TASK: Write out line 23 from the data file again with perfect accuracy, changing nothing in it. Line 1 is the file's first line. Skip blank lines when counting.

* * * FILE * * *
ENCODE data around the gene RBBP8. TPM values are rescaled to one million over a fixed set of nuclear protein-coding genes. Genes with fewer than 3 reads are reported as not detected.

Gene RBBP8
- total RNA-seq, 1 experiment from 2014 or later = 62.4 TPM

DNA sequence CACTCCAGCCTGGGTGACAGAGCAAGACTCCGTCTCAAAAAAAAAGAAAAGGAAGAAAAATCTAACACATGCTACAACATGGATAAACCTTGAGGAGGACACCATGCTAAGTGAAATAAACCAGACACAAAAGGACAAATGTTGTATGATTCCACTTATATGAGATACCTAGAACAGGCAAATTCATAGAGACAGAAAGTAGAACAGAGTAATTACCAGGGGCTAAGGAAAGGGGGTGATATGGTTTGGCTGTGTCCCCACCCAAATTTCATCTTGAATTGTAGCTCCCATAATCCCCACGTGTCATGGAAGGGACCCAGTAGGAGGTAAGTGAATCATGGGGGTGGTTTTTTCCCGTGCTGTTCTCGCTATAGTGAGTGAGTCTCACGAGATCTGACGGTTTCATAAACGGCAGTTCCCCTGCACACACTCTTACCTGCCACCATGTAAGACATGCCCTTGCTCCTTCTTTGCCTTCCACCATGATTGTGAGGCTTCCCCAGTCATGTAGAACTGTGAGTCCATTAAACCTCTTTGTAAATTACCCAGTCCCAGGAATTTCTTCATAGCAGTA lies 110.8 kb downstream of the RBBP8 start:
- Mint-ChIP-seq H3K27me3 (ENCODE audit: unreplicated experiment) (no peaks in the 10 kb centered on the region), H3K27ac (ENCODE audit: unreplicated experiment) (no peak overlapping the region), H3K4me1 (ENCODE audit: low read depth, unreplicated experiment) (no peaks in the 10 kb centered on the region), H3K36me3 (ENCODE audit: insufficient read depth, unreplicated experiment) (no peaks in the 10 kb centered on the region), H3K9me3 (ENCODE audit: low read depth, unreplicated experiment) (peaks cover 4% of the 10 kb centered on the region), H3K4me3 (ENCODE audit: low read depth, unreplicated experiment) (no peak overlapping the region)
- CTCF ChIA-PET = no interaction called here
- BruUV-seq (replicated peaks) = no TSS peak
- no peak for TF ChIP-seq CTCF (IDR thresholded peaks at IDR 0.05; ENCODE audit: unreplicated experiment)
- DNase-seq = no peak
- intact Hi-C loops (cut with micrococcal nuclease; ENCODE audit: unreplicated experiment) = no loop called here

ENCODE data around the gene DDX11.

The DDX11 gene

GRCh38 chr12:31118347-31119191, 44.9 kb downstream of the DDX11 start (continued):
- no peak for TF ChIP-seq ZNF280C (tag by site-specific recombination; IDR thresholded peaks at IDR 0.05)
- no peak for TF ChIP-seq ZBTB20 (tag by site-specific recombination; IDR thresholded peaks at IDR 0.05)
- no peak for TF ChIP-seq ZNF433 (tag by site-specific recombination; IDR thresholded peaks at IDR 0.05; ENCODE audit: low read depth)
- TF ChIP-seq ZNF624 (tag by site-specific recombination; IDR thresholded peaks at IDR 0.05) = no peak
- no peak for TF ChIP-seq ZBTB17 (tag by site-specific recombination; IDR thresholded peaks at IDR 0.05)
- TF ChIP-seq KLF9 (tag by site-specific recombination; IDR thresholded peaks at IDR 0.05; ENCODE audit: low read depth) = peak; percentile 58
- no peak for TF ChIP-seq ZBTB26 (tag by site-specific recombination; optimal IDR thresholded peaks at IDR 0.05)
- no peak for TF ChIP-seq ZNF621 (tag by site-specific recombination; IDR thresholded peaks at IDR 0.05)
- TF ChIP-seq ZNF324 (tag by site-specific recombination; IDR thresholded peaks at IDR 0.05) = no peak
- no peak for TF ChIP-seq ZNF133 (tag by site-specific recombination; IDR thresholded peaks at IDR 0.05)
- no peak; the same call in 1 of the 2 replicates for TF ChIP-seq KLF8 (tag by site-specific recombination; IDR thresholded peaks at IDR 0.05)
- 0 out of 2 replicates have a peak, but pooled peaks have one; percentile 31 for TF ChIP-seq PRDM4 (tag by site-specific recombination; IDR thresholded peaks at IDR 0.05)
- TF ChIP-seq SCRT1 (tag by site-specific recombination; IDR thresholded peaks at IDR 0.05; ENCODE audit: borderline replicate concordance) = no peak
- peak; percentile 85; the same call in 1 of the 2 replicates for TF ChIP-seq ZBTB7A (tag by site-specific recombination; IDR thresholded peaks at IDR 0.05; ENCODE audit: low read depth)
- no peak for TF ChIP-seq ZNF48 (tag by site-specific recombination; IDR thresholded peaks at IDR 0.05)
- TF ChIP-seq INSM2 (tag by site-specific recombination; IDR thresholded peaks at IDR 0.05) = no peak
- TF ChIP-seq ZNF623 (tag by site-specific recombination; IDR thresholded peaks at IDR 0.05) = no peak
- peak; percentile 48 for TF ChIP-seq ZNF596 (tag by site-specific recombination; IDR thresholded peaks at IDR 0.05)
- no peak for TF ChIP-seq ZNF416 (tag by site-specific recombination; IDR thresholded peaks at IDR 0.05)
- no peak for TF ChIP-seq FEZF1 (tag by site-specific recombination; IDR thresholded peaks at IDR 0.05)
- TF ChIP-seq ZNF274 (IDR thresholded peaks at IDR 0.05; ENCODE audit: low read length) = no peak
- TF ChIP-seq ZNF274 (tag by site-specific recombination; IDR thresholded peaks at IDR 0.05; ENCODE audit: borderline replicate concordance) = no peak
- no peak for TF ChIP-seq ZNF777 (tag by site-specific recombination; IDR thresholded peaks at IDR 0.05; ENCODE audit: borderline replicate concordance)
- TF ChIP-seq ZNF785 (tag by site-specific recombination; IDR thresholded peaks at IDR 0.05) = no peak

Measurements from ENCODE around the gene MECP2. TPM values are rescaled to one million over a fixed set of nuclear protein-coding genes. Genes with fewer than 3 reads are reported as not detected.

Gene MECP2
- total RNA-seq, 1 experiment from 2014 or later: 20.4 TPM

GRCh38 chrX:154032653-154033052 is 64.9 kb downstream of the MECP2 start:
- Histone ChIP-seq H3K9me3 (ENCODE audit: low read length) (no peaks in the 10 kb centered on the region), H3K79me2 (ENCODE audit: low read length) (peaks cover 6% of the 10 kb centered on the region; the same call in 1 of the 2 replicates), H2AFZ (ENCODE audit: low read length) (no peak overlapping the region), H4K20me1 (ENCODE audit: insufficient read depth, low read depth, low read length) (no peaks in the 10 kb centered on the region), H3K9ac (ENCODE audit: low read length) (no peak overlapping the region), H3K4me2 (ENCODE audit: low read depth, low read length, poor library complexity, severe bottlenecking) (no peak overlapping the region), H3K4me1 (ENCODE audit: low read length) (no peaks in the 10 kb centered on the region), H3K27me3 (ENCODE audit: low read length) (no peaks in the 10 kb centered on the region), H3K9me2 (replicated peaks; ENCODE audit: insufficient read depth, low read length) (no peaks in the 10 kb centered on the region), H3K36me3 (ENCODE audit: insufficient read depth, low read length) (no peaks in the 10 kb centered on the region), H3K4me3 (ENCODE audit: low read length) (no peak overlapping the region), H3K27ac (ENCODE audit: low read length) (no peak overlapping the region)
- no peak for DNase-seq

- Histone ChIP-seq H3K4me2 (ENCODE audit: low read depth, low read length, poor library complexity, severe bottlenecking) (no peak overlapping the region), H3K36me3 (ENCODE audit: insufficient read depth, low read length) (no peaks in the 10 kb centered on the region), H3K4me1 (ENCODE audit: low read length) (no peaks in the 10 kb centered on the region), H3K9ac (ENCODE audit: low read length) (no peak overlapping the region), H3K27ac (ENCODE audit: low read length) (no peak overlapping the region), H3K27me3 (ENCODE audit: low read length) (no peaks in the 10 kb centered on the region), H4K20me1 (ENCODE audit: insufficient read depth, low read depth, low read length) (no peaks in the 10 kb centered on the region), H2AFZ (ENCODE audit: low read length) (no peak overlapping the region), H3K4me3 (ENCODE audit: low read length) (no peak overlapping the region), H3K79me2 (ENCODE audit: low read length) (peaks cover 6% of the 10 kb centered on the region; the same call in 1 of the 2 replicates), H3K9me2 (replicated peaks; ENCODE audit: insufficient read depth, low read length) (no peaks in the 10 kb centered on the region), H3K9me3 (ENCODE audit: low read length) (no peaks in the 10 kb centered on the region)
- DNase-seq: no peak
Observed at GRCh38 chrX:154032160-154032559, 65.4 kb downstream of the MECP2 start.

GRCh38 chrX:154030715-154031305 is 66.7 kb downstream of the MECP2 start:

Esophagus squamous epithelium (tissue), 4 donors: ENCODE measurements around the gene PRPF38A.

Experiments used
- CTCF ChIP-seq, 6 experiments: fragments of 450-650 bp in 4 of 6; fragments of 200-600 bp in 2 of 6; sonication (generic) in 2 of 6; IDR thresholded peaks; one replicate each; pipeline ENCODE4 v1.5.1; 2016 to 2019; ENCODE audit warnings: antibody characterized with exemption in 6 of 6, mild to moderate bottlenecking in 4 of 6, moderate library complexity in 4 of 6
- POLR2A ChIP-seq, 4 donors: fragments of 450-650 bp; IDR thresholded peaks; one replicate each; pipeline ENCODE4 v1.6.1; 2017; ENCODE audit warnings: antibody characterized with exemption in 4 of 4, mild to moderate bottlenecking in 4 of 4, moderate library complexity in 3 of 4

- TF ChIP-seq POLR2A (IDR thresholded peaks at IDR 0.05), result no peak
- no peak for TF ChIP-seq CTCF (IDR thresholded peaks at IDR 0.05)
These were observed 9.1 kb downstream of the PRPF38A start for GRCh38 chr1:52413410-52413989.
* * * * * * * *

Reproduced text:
- no peak for TF ChIP-seq ZNF133 (tag by site-specific recombination; IDR thresholded peaks at IDR 0.05)